St Patrick’s Day is celebrated every year on the 17th March. This is the anniversary of the death of Saint Patrick, the patron saint and national apostle of Ireland, in the 5th century.
St Patrick first came to Ireland at the age of 16, when he was captured and brought over as a slave from Roman Britain. Despite escaping Ireland, he returned there later on, credited with introducing Christianity to its people. Popular legend has it that Saint Patrick rid the country of its snakes; however, there have been no snakes reported in Ireland since the last Ice Age and so may be referring to the pagan worshippers of serpent or snake gods instead. Legend also tells us that Saint Patrick infamously used the leaves of a clover, or shamrock, to explain the Holy Trinity (The Father, The Son and the Holy Spirit).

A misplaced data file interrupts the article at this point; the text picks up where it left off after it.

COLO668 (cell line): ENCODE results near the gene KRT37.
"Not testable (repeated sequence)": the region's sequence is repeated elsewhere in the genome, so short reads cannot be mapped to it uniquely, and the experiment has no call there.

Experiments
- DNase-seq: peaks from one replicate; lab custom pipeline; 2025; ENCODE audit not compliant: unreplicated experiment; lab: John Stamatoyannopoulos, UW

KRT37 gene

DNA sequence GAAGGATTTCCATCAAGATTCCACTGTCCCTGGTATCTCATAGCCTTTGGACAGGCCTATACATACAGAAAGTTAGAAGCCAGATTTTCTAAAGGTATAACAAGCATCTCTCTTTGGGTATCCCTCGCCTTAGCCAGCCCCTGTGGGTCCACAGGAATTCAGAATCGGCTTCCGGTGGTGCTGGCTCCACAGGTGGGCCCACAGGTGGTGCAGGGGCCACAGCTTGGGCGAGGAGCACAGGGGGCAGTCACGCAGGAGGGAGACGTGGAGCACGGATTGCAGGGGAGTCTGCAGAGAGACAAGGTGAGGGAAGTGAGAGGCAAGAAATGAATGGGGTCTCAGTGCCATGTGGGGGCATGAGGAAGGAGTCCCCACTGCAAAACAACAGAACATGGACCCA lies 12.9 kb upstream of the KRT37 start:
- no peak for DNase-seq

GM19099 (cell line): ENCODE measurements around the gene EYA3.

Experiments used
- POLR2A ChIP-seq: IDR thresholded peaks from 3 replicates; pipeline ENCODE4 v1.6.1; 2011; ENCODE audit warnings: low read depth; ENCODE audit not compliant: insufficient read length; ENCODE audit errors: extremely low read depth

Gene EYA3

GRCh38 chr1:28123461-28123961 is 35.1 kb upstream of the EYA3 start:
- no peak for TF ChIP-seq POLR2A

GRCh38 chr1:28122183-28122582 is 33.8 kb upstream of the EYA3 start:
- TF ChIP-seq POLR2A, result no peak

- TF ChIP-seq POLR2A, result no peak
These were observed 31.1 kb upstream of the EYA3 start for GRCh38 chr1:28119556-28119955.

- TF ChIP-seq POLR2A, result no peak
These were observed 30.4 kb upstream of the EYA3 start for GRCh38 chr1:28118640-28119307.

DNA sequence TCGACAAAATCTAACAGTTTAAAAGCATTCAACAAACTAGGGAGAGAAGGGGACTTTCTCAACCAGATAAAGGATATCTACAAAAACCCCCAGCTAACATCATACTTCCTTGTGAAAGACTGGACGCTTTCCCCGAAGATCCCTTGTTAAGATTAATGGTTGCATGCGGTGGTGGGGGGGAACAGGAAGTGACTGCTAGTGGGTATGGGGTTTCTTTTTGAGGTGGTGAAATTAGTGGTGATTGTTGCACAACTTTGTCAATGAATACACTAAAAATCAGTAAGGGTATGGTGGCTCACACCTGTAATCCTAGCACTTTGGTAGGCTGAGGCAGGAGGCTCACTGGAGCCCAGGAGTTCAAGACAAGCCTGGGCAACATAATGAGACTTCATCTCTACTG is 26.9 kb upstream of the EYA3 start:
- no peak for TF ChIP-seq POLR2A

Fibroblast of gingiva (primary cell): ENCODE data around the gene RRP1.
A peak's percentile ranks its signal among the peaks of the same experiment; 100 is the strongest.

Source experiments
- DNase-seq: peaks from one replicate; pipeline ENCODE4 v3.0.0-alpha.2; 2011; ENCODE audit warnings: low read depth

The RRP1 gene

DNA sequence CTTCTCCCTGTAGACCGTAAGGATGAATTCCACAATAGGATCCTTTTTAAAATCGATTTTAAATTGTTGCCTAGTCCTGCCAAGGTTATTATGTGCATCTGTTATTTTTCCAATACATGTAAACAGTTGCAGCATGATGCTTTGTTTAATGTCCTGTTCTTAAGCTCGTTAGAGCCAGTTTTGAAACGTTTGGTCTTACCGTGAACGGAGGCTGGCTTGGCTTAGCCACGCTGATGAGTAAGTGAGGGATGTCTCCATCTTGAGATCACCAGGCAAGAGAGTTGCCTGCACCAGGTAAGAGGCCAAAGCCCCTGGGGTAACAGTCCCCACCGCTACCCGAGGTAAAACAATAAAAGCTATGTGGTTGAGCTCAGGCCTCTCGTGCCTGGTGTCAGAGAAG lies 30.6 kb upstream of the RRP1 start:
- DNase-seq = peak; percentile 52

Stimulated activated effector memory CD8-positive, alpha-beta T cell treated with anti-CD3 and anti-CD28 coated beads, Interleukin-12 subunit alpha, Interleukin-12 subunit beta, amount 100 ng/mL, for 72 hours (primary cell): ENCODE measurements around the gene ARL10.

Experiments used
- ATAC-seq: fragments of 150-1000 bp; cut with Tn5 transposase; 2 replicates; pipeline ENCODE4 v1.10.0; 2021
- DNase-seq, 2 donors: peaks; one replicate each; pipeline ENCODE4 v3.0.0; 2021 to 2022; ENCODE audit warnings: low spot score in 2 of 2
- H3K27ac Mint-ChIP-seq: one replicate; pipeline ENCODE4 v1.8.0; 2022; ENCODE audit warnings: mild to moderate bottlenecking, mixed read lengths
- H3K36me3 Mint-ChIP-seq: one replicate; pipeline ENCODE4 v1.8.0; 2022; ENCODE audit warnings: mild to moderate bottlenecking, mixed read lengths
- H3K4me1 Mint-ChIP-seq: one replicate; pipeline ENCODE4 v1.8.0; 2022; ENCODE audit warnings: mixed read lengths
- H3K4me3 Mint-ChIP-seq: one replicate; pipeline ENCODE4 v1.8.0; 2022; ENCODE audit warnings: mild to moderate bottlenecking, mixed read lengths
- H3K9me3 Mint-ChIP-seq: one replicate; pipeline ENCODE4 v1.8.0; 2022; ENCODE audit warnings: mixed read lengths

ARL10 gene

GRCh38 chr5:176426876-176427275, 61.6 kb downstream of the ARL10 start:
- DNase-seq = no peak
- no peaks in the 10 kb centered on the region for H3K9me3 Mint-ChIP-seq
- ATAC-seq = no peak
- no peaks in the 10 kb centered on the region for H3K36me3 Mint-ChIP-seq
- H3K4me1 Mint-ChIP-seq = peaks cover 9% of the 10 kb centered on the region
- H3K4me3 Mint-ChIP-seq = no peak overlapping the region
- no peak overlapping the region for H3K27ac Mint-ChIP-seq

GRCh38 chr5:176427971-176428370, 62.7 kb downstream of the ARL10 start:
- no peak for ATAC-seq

St Patrick became ever more ingrained in Irish tradition, that Saint Patrick’s Day is still celebrated today by Irish citizens and communities around the world. Celebrations often include parades and parties symbolised by the colour green and also with the consumption of traditional Irish food and drink such as Irish stew or a pint of Guinness. For many, it is a time to go on a pilgrimage to St Patrick’s Purgatory, a place associated with spiritual healing and repentance since the 13th century.
Click here to find out more about what’s going on in Reading to celebrate St Patrick’s day.